Why Now? Deciphering the Troubled History of Managed Behavioral Care in One Case

Photo of Morgan T. Sammons, PhD, ABPP, who wrote this article.

On March 5th, 2019, Judge Joseph Spero of the Northern California District Court published an opinion in the cases of David Wit, et al., and Gary Alexander, et al., v. United Behavioral Health (UBH). Wit and Alexander (hereinafter Wit) represented plaintiffs in a class action suit against UBH (operating as OptumHealth Behavioral Solutions). The plaintiffs asked the court to find for them on two grounds: (1) that UBH breached its fiduciary duty under ERISA (the Employee Retirement Income Security Act of 1974) by failing to properly administer the plaintiff’s health benefits plans, and (2) that UBH arbitrarily and capriciously adjudicated and denied claims for coverage by using overly restrictive Guidelines. And therein lies a tale that reaches back to the early days of managed behavioral care. The court found for the plaintiffs on both grounds. Let’s gather round a cozy, glowing computer screen and find out more, because this case may have far-reaching implications for psychologists and managed behavioral care.

Judge Spero used the testimony of UBH’s very own experts in determining that UBH did not maintain fidelity with their own treatment guidelines. Indeed, the ruling is replete with documentation that the standards UBH said it adhered to—i.e., the ASAM Criteria, CMS Manual, and evidence-based practice guidelines—were deliberately misinterpreted to the detriment of patients. Unfortunately for the defendants, their own arguments often ran counter to the external guidelines that UBH said it used to base care decisions. In addition, the judge pointed out numerous instances where the UBH experts, whose testimony he generally found to be “not credible,” often contradicted their own previous publications or internal guidelines. Some of the more striking of the many findings against UBH were as follows:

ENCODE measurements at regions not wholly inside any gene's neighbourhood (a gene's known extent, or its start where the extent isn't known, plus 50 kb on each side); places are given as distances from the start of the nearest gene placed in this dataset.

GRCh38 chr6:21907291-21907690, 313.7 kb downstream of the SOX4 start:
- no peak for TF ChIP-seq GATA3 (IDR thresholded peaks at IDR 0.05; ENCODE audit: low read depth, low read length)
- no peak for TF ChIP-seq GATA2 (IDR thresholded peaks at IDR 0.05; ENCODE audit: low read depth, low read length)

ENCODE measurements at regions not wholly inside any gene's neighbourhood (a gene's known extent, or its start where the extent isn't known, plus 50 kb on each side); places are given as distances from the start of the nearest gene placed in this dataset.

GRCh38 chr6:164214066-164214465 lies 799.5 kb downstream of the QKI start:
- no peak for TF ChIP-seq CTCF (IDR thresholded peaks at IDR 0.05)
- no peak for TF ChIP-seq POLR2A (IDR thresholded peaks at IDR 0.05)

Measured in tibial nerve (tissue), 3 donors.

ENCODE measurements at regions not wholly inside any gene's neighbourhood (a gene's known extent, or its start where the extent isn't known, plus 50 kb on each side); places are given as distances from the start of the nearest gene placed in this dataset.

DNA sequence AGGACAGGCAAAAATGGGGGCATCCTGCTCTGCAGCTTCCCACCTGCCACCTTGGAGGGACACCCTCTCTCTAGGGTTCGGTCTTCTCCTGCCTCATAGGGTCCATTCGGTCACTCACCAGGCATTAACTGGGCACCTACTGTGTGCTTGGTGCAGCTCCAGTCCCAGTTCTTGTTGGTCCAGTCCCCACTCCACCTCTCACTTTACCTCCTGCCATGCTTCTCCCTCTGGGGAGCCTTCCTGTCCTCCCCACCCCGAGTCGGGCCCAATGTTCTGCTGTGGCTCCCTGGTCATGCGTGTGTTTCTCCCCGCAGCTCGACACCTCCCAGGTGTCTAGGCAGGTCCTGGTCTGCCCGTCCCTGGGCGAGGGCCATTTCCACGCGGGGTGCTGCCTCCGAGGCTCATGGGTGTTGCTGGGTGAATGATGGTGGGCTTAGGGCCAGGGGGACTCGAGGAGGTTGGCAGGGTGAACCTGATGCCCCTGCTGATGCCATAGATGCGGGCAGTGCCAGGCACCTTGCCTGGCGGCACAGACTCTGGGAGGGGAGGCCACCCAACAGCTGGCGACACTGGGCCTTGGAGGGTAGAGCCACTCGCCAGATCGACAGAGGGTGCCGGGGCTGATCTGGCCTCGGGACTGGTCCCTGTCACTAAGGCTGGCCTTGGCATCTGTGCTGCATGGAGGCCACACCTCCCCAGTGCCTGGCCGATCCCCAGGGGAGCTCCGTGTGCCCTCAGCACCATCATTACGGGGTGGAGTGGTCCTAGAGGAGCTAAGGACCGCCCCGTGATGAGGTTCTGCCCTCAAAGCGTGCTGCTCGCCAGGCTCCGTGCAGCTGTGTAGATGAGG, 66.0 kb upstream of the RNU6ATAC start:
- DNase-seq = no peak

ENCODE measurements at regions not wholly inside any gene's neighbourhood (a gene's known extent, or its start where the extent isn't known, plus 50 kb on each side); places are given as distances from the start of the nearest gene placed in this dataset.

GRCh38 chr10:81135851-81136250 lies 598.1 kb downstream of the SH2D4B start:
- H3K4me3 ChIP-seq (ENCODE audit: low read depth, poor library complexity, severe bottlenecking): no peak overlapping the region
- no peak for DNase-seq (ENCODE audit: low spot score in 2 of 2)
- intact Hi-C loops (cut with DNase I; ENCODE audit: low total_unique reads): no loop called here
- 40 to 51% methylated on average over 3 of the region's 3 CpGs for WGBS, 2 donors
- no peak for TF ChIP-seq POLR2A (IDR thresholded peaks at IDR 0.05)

• UBH consistently pushed patients toward lower standards of care, using a spurious standard of acuity (the “why now” principle underlying many UBH coverage decisions);
  • In doing so, UBH knowingly and purposefully drafted its internal guidelines to limit coverage to acute signs and symptoms;
  • UBH focused on acuity or crisis intervention to avoid treating underlying conditions;
  • UBH failed to provide for the effective treatment of co-occurring conditions;
  • UBH used adult standards to determine care for children and adolescents, and failed to address any different standard between children and adults;
  • UBH used a broad misinterpretation of “custodial care” in order to deny claims of patients who were actually in active treatment; and
  • UBH routinely rejected external criteria, such as the ASAM Criteria, because their use would increase the expense of managing the benefit (BenEx).

There are many more findings asserting the deliberate denial of acceptable standards of care in the decision. At the heart of the judge’s decision is a rejection of UBH’s use of a long-standing tenet in psychotherapy: the “why now” rubric. “Why now” as a concept is extensively discussed in the document, as for a number of years UBH explicitly included it in their guidelines—removing it only when the suit was allowed to proceed. “Why now,” according to UBH testimony, entered the lexicon from the crisis intervention literature and was based on principles employed in what many of us will remember as the first managed behavioral healthcare organization—Biodyne. This history was challenged by the judge in Wit, and for good reason. It does not appear to be correct. “Why now” has been a construct in psychotherapy for a long time, likely since the days of humanistic treatment where the focus was deliberately on those factors that led the patient to seek treatment at that particular time rather than a focus on underlying personality dynamics. But “why now” was never meant to connote acuity. Instead, it served to focus the patient and provider on circumstances that led to the decision to seek care.